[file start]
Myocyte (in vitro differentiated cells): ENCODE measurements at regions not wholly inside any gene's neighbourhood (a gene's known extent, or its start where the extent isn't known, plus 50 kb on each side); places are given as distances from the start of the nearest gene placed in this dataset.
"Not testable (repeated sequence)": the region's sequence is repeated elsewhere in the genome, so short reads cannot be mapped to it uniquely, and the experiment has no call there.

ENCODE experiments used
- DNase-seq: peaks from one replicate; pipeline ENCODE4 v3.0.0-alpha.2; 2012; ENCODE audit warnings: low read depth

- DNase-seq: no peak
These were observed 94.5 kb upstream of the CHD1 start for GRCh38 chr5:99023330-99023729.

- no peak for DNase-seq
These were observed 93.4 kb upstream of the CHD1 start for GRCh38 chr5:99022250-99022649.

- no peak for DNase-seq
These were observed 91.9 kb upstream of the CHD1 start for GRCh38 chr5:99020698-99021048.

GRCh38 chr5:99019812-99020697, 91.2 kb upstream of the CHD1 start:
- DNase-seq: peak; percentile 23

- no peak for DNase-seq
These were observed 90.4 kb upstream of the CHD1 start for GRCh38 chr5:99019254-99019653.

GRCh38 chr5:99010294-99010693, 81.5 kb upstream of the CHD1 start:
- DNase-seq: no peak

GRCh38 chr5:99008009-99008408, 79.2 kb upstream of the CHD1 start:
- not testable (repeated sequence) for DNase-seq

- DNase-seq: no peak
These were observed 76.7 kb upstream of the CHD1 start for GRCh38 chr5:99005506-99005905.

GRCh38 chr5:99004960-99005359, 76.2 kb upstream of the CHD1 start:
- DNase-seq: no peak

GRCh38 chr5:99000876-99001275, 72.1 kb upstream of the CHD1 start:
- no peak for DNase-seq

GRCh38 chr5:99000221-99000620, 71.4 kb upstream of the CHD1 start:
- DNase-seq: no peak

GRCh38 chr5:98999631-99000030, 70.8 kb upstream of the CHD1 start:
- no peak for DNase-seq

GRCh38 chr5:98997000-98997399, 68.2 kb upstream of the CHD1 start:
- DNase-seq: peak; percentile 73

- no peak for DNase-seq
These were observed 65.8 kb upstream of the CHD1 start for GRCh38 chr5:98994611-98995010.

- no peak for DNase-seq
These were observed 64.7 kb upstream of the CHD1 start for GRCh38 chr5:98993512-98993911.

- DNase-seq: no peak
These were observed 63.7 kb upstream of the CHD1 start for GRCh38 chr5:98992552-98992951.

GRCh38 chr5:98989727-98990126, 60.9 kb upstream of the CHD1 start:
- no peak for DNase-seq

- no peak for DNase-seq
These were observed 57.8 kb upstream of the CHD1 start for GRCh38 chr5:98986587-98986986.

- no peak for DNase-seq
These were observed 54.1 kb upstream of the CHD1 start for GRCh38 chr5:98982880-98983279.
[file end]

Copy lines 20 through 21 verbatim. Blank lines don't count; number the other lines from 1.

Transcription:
These were observed 76.7 kb upstream of the CHD1 start for GRCh38 chr5:99005506-99005905.

GRCh38 chr5:99004960-99005359, 76.2 kb upstream of the CHD1 start: